I hate to say a freshman was bad, especially when he's currently one of the better prospects in the country, but it's performances like the one Archie Goodwin put on against Tennessee that will drive his draft stock down.
He finished 2-of-10 before fouling out, looking completely raw offensively without any sense of direction.
Goodwin was out of control off the dribble, overusing it and taking it to dead ends on the court. Jimmy Dykes pointed out during the broadcast that Goodwin doesn't know when to use his breaks, which couldn't have been more on point.
Without much range on his jumper, Goodwin is overly reliant on his explosiveness to attack the rim.
Against Tennessee, he looked more like a raw athlete playing basketball, as opposed to an athletic basketball player, if that makes any sense.
Notable Stats: 14.6 points per game, 8.6 rebounds per game, 51.4 percent shooting, 37.5 percent 3pt
Isaiah Austin finished with 15 points and 11 rebounds against Kansas, showing off that smooth offensive game from all over the floor.
However despite consistent scoring and rebounding production, he's not an NBA-ready prospect.
Austin's slow delivery sometimes offsets his length. It takes him so long to execute a move that it makes his shot easy to contest.
Developing and mastering some go-to moves inside the arc will be his goal over the next few years so that he's not figuring out what he wants to do on the fly, which ultimately slows down his overall delivery.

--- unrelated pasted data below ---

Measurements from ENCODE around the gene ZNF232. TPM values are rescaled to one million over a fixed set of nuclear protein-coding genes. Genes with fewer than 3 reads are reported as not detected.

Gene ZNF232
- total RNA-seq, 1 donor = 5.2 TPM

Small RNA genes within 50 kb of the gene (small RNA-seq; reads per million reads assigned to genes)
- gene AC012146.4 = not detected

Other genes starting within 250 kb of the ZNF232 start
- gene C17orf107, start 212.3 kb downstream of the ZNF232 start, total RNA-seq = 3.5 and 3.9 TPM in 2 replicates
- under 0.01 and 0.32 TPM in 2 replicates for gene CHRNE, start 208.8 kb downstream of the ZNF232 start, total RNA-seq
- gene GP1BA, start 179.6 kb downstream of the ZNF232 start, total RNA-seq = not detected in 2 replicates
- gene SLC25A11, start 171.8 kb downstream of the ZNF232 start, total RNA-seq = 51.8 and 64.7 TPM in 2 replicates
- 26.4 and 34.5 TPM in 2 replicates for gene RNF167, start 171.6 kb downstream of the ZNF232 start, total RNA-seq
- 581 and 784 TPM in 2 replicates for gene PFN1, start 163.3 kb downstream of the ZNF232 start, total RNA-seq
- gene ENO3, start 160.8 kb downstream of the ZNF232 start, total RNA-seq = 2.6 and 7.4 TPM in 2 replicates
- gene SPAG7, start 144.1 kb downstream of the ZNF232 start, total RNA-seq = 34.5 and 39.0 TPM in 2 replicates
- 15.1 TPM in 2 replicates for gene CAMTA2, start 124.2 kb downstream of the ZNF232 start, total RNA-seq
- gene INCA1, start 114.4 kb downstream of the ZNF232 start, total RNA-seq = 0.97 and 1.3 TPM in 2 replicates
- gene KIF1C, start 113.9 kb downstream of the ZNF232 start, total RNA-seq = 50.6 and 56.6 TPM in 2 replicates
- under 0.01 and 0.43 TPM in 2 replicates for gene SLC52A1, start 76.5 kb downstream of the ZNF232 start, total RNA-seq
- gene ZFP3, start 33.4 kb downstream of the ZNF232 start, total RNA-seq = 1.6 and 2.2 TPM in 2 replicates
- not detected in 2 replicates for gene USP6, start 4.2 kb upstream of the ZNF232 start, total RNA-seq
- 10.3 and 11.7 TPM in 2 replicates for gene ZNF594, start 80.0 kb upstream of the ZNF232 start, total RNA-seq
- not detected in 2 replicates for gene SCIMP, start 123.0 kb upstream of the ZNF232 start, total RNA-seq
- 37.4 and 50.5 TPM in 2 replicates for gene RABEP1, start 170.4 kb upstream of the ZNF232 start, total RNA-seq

With boatloads of talent and unique physical tools, Austin could end up flying into the top eight or so by June.
If not, it's because scouts view him more of a perimeter-3 than a frontcourt 4 or 5.
Notable Stats: 14 points per game, 5.5 rebound per game, 4.7 assists per game, 2.8 steals per game, 41.3 percent shooting, 29.7 percent 3pt
Marcus Smart was rather disappointing in loss to rival Oklahoma, finishing with four turnovers, three assists and 3-of-10 shooting from the floor.
He's taken a step back as a facilitator, failing to rack up at least four assists for the third straight game. His scoring, though, has been up over the past two weeks.
Scouts looking at Smart won't study his numbers too much; he's a guy whose strengths are in the intangibles he brings to the table.
Midseason, Rudy Gobert's draft stock will be dependent on his competitors in America. The worse the American prospects look, the more appealing Gobert becomes.
Someone has to benefit from a weak draft class. This year, it's likely to be an unproven kid from France with unprecedented measurements of 7'2'' and a 7'9'' wingspan.